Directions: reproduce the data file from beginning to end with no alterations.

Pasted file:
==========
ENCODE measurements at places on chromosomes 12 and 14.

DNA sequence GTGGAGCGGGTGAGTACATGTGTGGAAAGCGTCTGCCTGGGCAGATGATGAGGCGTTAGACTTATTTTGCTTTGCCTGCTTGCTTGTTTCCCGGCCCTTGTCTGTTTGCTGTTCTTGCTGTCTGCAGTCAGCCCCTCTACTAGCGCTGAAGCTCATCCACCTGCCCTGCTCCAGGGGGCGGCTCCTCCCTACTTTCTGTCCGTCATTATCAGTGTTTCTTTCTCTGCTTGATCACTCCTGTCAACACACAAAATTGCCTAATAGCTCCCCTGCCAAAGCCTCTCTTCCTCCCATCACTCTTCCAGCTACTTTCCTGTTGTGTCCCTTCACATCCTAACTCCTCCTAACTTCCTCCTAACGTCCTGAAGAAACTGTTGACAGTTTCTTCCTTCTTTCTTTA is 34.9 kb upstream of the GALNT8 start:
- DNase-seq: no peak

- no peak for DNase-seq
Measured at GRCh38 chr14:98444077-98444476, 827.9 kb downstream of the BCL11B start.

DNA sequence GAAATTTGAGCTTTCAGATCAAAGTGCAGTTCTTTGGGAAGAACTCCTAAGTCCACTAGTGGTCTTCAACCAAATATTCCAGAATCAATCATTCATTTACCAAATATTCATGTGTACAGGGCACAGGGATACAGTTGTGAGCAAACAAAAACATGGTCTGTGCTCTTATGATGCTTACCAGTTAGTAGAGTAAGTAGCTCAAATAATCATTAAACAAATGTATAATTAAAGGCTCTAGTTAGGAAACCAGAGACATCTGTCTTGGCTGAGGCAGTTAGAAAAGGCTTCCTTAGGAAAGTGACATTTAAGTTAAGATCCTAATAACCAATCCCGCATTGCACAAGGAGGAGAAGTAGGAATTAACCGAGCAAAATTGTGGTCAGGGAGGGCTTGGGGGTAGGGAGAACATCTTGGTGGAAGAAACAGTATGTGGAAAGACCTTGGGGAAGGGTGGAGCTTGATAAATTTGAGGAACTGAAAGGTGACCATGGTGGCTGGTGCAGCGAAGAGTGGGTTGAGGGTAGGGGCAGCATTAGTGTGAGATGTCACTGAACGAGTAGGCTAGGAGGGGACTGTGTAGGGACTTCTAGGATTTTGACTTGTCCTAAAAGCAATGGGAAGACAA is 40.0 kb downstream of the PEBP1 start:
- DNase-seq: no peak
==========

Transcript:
ENCODE measurements at places on chromosomes 12 and 14.

DNA sequence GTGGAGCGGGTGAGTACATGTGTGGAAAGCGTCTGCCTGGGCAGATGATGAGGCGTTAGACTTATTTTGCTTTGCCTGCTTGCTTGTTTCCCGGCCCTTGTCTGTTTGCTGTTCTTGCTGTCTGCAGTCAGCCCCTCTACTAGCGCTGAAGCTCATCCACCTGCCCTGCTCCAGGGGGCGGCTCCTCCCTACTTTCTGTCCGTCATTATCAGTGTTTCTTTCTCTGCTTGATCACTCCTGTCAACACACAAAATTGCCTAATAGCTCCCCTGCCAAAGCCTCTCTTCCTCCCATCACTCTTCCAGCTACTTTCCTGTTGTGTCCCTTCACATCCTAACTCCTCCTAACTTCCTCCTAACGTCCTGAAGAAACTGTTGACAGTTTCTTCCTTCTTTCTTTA is 34.9 kb upstream of the GALNT8 start:
- DNase-seq: no peak

- no peak for DNase-seq
Measured at GRCh38 chr14:98444077-98444476, 827.9 kb downstream of the BCL11B start.

DNA sequence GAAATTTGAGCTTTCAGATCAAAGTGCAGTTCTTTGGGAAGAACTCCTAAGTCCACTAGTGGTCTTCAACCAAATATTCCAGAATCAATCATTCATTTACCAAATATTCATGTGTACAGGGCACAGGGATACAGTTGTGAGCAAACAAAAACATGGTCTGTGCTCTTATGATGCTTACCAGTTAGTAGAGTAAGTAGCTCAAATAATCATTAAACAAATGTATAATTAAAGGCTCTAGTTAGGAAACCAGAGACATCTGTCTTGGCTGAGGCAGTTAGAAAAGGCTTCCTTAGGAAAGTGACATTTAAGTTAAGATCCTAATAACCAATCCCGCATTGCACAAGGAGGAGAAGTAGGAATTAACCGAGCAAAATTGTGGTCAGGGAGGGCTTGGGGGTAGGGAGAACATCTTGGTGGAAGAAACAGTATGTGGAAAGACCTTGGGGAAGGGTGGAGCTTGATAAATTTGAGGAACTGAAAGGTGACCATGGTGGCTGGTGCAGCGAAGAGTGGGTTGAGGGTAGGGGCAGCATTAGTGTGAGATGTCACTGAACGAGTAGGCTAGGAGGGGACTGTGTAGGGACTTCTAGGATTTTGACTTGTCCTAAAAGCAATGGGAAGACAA is 40.0 kb downstream of the PEBP1 start:
- DNase-seq: no peak